I'm busy working on my blog posts. Watch this space!
LIGHTNESS AND MORE LIGHTNESS...
August 21, 2014
I've spent twenty five years being interested in the mysteries of riding with lightness. I have explored and pursued and questioned and wondered about it, I have been inspired by the possibilities and by seeing some of the great masters riding with absolute lightness and I have been uplifted by those moments when you have 600 kilos of flight animal, all muscle, sinew and power beneath you and under your 'control' with nothing more than the weight of the reins on your hands.
Well, the thing I have noticed all along is that, with increased knowledge, feel and skill one can get things to be even lighter. Training the horse to be supple and responsive is half the job, maybe not even half the job, and the other half of the job - the part I'm interested in at the moment, is the part we as riders can play in creating true lightness, soft feel or whatever you want to call it.
Can I just say that for some years I was happily riding around thinking I had a 'soft feel' or lightness but actually that was just me riding on a loose 'freestyle' rein and with inneffective legs and that was not quite what I talking about here. What I am talking about here is the horse willingly lengthening and shortening his frame, increasing and decreasing his stride and collection all with a good balance and form and still maintaining that magical essence of lightness.
So, what part do we play in it? How do we improve the lightness between us and our horse - without just giving away the contact?
I think it was a quote from Nuno Oliviera something about 'you cannot expect the horse to be free from contractions unless you are free from contractions yourself.' That's not an easy thing to do on a moving herbivore, especially when you throw all the physical tensions that arise from our own desires and human ambitions into the mix.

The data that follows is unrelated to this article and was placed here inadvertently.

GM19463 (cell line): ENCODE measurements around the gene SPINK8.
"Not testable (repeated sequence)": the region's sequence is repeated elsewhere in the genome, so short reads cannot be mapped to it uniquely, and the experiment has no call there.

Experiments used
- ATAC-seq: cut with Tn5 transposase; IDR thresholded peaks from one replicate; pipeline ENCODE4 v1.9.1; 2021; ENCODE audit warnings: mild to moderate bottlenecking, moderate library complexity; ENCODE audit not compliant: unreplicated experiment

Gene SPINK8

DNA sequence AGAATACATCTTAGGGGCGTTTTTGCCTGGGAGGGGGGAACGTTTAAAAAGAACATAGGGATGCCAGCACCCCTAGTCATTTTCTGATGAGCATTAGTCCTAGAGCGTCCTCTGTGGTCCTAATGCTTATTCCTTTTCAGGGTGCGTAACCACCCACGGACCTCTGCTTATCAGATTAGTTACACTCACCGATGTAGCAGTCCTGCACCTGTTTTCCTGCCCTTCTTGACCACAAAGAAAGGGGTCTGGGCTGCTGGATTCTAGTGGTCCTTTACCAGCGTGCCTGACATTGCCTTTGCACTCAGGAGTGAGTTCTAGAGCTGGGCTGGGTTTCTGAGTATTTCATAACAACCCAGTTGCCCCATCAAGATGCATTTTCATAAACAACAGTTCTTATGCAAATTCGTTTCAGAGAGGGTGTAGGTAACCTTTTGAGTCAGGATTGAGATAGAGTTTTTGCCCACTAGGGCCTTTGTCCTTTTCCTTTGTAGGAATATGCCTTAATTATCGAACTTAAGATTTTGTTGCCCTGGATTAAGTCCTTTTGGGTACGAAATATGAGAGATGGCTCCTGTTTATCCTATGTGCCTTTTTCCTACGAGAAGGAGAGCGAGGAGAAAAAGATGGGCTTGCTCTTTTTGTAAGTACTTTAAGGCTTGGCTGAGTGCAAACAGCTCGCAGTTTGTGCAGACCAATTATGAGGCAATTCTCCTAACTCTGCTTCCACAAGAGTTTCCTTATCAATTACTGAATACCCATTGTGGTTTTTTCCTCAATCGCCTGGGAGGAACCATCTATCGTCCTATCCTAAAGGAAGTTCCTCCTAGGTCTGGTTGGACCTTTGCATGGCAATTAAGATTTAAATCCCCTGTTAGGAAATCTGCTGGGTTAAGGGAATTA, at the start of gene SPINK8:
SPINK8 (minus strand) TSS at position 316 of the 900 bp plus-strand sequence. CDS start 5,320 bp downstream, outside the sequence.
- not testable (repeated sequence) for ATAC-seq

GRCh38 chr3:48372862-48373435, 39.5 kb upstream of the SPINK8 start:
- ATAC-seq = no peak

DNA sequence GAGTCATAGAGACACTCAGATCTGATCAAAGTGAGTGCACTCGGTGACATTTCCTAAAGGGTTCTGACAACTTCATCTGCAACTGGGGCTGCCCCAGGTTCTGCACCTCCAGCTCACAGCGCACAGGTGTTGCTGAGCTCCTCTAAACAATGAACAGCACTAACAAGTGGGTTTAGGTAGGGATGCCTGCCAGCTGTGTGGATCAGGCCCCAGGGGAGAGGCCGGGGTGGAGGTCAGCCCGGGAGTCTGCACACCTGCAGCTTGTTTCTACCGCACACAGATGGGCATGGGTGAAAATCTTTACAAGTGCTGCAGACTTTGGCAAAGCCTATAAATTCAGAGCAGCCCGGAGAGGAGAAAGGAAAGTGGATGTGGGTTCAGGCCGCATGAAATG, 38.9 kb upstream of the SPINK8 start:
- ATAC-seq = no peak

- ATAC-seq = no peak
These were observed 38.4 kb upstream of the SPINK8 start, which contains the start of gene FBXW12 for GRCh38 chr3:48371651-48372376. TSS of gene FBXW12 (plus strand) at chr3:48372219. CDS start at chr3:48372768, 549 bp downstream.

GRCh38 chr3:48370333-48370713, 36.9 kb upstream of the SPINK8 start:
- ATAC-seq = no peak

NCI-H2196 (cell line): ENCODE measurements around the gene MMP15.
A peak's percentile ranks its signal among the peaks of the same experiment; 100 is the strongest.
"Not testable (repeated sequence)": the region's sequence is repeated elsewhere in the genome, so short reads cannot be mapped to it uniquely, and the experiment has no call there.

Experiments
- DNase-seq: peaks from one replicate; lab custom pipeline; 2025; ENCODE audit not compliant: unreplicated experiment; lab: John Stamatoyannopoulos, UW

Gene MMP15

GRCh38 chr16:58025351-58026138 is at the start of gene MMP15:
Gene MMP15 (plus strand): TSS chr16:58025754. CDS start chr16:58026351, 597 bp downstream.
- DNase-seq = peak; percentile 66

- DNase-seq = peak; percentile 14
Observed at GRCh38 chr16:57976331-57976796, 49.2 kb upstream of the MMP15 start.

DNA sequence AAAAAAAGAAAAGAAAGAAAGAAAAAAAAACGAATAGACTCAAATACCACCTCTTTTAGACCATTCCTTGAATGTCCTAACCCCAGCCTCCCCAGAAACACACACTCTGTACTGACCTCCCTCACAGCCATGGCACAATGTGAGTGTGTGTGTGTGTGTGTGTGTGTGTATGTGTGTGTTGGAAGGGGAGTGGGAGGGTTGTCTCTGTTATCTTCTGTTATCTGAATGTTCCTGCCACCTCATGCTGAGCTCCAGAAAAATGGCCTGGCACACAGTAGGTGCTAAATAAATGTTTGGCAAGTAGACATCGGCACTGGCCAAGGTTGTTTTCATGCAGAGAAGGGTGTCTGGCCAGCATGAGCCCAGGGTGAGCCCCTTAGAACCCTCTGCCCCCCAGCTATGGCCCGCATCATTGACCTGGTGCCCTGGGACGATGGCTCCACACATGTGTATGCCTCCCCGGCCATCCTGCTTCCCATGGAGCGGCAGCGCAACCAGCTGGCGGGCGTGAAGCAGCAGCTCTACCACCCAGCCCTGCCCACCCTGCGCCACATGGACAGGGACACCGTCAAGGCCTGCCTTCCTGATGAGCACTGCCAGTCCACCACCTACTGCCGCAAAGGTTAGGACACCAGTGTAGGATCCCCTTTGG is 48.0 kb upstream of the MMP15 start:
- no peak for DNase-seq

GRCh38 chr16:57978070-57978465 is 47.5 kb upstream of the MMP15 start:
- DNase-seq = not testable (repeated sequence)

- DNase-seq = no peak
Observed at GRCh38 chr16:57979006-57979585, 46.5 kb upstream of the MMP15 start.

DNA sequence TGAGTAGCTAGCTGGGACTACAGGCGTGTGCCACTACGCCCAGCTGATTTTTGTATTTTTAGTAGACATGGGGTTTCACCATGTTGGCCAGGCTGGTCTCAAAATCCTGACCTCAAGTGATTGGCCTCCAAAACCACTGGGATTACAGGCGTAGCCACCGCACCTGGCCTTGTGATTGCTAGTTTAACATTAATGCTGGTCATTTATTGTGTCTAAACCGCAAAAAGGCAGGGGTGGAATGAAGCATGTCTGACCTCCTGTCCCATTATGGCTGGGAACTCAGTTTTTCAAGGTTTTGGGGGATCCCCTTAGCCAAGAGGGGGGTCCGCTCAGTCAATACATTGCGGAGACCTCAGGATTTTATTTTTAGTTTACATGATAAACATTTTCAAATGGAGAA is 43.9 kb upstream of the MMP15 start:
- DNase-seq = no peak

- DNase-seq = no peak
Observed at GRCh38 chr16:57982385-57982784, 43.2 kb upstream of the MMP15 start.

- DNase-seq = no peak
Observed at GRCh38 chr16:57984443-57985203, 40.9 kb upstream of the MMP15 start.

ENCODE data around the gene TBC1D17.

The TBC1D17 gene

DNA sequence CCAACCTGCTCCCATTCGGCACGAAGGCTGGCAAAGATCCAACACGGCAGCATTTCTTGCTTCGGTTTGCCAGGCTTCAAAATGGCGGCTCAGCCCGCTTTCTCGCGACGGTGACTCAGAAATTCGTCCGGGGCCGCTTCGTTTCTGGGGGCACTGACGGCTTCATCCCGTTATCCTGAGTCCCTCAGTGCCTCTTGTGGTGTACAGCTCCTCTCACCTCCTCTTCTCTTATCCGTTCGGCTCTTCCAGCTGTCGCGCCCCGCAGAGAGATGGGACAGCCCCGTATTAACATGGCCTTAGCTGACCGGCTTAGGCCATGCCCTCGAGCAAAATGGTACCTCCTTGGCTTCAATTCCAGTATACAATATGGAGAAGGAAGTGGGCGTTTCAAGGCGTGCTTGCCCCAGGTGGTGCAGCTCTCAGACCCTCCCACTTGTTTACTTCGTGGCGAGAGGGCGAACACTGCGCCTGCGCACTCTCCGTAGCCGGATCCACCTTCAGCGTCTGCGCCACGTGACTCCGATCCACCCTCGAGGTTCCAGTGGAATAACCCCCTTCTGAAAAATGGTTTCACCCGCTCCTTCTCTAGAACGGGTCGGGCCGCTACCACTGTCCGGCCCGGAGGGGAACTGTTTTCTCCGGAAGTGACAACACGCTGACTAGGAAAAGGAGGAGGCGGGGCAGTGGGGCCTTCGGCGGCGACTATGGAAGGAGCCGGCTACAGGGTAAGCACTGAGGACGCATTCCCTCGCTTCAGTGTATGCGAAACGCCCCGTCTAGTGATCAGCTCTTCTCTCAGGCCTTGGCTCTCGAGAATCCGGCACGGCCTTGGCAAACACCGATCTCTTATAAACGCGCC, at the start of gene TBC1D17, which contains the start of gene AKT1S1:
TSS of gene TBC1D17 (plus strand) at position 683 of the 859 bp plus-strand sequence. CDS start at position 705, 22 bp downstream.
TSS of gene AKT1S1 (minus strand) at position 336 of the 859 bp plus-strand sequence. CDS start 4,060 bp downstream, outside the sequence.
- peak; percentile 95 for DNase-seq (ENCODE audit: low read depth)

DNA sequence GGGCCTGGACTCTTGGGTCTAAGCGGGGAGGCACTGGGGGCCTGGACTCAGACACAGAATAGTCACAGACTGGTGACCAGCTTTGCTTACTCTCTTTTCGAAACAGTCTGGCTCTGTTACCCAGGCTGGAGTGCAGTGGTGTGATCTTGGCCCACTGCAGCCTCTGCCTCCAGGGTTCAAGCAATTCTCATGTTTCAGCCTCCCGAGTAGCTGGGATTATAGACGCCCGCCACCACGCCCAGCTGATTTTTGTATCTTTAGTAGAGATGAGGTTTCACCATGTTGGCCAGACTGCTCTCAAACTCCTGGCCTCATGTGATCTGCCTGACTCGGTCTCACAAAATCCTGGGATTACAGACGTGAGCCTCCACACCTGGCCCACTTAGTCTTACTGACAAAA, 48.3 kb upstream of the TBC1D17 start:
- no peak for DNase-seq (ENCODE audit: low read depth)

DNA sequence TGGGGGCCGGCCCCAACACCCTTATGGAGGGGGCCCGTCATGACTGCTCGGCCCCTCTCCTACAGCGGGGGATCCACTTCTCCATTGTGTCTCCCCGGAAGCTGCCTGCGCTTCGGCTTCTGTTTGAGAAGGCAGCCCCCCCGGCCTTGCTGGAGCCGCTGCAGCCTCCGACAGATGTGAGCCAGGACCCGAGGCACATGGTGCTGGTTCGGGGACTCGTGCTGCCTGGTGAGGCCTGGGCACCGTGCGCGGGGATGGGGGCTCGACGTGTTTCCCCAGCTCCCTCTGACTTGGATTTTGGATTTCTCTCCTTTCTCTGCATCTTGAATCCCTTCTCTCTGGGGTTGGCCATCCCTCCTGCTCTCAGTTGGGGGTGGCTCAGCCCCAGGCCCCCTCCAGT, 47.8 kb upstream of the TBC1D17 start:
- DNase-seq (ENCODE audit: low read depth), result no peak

One of the keys along the way was discovering the Alexander Technique via the late great Danny Pevsner FBHS and how we can release our body parts internally at will which in turn releases the horse. That kept me busy for a good decade and still does on a daily basis whilst I ride. It showed me that conscious control/ release of our own joints gives the horse the space he needs to shape himself and to grow and move in a more optimum and easy way... what fun!!!
More recently I have experimented with taking this idea of being free from contractions to another level. I have a horse at home who works beautifully and lightly but when tense or working at her 'edge' she will open her mouth a little and twist the bit around, her trot is amazing but gets a tiny bit lumpy etc and I wanted to find a way to help the horse not to have to do this. So I rode thinking of nothing - NOTHING - but the internal release of my hands and wrists so they were completely 'empty.' It took a lot of concentration to only keep that one thing in mind whilst riding but the result was fascinating and fantastic.
The next stage on from the empty -100% empty- hands thing was the thought 'what happens if I do the same thing with my legs?' I already ride with almost totally passive legs and have done since the early 1990s, but what I was into here was total freedom of the internal joints of the legs - ankle, knee and hip. Again not easy on a moving herbivore in all three gaits (four gaits if you include Passage). The result was another ten or twenty percent improved carriage in the horse, but what is most exciting is the quality of the gaits themselves - the trot and canter in particluar have transformed into more expressive more powerful, expressive and more elastic movements which are simultaneously loads easier to sit on... and bigger! YEEHAH!!!